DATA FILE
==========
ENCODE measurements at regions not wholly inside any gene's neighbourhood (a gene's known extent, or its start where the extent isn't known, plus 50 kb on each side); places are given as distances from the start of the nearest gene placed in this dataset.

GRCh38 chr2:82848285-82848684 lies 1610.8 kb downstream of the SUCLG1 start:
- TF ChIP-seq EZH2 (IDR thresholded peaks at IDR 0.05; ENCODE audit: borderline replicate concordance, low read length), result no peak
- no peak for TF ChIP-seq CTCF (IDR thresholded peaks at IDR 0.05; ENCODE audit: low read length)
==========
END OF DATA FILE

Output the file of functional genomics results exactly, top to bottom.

ENCODE measurements at regions not wholly inside any gene's neighbourhood (a gene's known extent, or its start where the extent isn't known, plus 50 kb on each side); places are given as distances from the start of the nearest gene placed in this dataset.

GRCh38 chr2:82848285-82848684 lies 1610.8 kb downstream of the SUCLG1 start:
- TF ChIP-seq EZH2 (IDR thresholded peaks at IDR 0.05; ENCODE audit: borderline replicate concordance, low read length), result no peak
- no peak for TF ChIP-seq CTCF (IDR thresholded peaks at IDR 0.05; ENCODE audit: low read length)